Africa’s homegrown heroes

Press Office: Zayed Sustainability Prize

Africa is steadily making progress in promoting technological advancement and innovation by finding creative ways to solve local problems. Creativity, innovation, and entrepreneurship are vital elements for socio-economic transformation. New businesses are springing up across the continent, providing unique solutions to pressing challenges, strengthening the continent’s competitive capabilities and its efforts to diversify its economy.

Innovation in Africa is often hindered by a lack of access to funds, strong governance and regulatory structures, business support, mentorship, skills and adequate infrastructure. Despite these challenges, which were exacerbated by the harsh impact of the global pandemic, notable innovations continue to arise from Africa. Innovators defy the odds to prove that technology is Africa’s ‘diamond in the rough’ and is worthy of the world’s attention.

Some organisations, including the Zayed Sustainability Prize, are supporting the sustainable solutions being developed within the continent and beyond.

About the Zayed Sustainability Prize

The Zayed Sustainability Prize is the UAE’s pioneering global award for rewarding impact, innovation, and inspiration. It recognises innovators and visionaries who are committed to accelerating impactful sustainable solutions across five distinct categories: Health, Food, Energy, Water and Global High Schools.

Inspired by the sustainable development and humanitarian legacy of the UAE’s founding father, Sheikh Zayed bin Sultan Al Nahyan, the Prize has awarded 96 winners whose solutions or school projects have directly and indirectly positively transformed the lives of more than 370 million people to date.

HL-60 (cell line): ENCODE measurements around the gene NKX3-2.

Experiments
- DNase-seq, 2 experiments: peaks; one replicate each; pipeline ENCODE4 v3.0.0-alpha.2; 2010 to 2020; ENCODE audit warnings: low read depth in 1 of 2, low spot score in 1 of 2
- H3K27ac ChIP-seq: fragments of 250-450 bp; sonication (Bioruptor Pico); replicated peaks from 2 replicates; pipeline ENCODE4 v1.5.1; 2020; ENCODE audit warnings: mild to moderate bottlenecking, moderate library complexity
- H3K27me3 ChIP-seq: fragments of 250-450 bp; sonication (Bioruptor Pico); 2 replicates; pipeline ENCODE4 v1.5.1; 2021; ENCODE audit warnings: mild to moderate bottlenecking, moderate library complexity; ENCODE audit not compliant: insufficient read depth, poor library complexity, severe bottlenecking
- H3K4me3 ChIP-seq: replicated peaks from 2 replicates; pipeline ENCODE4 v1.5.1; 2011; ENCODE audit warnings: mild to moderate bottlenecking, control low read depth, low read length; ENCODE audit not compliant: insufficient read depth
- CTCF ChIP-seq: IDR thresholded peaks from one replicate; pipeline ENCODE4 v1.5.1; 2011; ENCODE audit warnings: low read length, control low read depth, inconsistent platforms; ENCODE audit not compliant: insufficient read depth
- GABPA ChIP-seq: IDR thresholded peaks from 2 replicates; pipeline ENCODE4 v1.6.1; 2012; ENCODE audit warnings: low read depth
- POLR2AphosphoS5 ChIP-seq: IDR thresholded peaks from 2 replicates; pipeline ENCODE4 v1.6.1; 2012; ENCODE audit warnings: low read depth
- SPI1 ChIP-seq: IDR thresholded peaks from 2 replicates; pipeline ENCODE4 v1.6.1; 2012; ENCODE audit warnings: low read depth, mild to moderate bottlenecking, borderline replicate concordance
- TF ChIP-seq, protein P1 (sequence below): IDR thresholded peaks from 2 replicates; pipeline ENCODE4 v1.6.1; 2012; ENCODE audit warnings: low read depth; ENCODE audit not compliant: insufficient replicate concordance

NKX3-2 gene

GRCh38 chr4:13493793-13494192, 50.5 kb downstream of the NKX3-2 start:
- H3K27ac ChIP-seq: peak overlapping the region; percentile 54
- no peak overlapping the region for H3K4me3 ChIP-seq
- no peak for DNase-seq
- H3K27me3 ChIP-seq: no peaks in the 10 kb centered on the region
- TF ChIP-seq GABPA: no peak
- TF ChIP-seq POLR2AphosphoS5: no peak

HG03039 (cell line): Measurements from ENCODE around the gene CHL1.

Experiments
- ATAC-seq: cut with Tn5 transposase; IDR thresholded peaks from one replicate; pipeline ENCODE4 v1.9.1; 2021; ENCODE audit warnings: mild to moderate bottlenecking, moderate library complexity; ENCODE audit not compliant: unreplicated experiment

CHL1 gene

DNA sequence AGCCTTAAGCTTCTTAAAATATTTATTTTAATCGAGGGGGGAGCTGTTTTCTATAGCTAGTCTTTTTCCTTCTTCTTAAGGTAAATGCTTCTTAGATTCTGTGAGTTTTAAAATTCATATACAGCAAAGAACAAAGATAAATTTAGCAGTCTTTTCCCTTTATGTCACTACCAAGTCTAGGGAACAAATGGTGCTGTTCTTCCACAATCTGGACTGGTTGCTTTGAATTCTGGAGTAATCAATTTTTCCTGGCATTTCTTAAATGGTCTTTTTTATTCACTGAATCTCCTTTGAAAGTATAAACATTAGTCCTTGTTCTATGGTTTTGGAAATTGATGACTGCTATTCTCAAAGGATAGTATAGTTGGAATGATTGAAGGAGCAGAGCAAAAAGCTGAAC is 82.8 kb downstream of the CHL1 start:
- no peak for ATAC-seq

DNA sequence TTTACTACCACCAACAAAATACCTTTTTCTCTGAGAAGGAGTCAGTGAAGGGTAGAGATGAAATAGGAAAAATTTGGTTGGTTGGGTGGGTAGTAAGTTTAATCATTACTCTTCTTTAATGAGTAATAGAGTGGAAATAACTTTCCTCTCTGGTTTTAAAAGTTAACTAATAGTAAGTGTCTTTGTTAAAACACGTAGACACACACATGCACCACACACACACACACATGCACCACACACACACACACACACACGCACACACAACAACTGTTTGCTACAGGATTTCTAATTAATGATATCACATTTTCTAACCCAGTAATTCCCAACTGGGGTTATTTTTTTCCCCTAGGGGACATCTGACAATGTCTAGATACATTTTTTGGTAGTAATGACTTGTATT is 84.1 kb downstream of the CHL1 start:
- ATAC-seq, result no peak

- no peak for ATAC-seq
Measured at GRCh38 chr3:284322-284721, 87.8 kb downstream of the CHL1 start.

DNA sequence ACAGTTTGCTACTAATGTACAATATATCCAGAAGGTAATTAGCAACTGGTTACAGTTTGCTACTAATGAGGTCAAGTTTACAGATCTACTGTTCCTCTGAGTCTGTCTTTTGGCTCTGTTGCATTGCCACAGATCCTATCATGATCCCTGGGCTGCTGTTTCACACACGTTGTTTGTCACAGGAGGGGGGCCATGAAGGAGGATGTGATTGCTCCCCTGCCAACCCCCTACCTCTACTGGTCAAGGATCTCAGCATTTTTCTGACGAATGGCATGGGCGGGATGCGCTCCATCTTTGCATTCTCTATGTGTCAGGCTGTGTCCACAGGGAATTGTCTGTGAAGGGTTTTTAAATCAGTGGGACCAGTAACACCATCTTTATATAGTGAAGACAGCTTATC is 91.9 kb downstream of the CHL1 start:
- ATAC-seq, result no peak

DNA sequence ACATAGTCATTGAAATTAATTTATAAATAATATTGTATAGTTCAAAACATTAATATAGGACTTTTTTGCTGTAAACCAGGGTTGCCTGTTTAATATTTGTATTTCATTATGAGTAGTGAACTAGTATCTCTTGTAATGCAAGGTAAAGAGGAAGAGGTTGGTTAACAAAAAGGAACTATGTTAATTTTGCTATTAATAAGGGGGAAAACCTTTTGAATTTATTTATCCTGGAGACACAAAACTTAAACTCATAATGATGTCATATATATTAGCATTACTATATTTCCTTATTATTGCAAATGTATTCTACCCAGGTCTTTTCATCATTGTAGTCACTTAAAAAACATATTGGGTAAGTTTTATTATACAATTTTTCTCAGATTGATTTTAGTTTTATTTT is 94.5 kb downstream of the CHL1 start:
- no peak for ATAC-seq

The Prize’s US$3 million fund offers winners US$600,000 to develop their solutions across Health, Food, Water and Energy. The Global High Schools category is split into six world region winners, with each school being able to claim up to US$100,000 to implement their sustainability project. While the submission forms vary per category, core elements of each entry lie in the innovative ways in which technology, applications and solutions are driving positive changes in people’s lives.

For the Health, Food, Energy, and Water categories, organisations should demonstrate that they are providing access to essential products or services and have a long-term vision for improved living and working conditions. The Global High Schools category projects should be student-led, with emphasis placed on the students being actively involved in the planning, implementation, and monitoring processes.

Meet the African winners

Since its inception in 2008, the Prize has recognised a number of African businesses, non-profits and high schools. One striking trait among these winners is their burning drive to impact their communities, countries and ultimately the continent.